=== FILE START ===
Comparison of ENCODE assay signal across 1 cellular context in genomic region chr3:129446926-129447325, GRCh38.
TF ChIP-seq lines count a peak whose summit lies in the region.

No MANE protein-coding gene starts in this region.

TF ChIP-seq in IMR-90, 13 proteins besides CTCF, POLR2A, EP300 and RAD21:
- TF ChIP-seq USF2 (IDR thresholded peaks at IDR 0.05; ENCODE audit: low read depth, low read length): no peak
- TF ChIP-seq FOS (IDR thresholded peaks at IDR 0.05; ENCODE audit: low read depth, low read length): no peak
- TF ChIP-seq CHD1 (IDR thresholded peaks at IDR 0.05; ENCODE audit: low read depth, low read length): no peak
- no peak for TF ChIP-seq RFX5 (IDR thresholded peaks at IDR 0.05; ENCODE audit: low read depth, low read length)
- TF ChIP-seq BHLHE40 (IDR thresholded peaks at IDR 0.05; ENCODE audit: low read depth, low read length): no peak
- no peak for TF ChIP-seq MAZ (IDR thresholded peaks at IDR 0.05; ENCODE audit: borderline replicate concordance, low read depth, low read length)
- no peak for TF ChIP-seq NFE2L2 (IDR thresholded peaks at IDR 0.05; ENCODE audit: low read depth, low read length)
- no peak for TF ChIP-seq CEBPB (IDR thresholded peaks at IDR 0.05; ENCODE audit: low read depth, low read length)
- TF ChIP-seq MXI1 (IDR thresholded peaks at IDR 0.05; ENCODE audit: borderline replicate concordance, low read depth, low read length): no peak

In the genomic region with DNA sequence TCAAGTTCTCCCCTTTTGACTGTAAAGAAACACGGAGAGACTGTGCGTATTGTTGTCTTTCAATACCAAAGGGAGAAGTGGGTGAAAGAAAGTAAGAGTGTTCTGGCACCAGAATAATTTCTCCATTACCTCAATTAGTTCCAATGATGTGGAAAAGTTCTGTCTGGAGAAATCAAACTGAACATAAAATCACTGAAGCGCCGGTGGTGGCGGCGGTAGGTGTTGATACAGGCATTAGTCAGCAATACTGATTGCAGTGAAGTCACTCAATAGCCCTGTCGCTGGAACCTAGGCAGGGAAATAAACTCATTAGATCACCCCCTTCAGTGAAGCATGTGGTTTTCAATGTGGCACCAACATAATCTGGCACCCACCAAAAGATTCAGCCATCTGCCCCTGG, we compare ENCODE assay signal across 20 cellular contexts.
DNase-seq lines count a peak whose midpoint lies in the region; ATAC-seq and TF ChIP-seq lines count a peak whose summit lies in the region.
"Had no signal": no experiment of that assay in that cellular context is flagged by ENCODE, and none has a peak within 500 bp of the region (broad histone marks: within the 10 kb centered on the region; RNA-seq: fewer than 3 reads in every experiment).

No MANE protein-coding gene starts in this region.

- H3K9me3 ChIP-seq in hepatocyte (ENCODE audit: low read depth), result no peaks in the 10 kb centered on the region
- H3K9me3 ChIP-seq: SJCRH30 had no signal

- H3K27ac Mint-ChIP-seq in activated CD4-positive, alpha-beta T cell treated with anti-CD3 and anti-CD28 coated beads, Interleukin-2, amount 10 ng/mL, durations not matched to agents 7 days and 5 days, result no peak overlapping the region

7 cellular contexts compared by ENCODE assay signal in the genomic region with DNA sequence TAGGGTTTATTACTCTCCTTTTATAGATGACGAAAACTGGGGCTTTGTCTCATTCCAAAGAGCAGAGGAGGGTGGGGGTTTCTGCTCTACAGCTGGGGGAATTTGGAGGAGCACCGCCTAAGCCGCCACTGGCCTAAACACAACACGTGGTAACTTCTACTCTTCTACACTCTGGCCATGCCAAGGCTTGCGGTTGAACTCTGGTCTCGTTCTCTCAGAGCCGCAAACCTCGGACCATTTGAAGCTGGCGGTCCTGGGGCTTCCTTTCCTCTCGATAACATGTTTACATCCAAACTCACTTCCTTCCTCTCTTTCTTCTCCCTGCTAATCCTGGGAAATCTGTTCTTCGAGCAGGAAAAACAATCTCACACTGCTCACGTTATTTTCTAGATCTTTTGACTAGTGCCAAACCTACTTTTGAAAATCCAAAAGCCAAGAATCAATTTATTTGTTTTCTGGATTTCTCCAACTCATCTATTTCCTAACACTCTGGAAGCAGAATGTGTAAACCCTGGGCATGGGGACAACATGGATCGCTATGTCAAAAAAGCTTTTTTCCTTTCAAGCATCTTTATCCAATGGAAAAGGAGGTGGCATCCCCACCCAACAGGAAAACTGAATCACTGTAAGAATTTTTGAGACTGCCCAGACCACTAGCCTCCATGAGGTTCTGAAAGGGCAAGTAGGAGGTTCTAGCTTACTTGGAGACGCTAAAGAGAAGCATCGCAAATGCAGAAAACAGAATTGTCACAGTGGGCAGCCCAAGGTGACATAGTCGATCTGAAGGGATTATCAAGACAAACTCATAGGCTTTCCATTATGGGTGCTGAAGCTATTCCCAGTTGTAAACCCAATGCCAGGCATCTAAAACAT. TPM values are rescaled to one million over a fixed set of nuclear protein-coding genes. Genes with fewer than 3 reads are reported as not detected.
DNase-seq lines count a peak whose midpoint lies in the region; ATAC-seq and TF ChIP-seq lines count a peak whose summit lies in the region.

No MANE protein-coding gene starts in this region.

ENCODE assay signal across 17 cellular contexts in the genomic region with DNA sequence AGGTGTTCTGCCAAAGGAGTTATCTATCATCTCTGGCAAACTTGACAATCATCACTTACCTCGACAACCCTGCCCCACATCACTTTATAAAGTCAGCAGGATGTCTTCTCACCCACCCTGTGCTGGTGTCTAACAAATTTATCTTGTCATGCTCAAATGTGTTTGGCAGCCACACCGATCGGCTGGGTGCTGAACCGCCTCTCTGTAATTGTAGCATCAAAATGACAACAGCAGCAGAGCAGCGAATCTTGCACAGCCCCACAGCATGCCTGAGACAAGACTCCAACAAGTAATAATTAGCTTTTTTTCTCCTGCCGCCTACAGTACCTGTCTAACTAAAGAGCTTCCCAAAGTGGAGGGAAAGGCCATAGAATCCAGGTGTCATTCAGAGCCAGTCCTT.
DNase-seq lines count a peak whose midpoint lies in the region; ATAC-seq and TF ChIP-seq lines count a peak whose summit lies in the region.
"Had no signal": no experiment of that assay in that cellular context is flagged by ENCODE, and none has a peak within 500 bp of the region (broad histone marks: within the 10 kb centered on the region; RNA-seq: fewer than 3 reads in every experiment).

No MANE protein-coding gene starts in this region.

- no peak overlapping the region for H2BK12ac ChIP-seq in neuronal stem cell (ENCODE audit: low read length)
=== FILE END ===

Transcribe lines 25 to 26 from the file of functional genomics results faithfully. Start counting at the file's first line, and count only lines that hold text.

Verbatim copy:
DNase-seq lines count a peak whose midpoint lies in the region; ATAC-seq and TF ChIP-seq lines count a peak whose summit lies in the region.
"Had no signal": no experiment of that assay in that cellular context is flagged by ENCODE, and none has a peak within 500 bp of the region (broad histone marks: within the 10 kb centered on the region; RNA-seq: fewer than 3 reads in every experiment).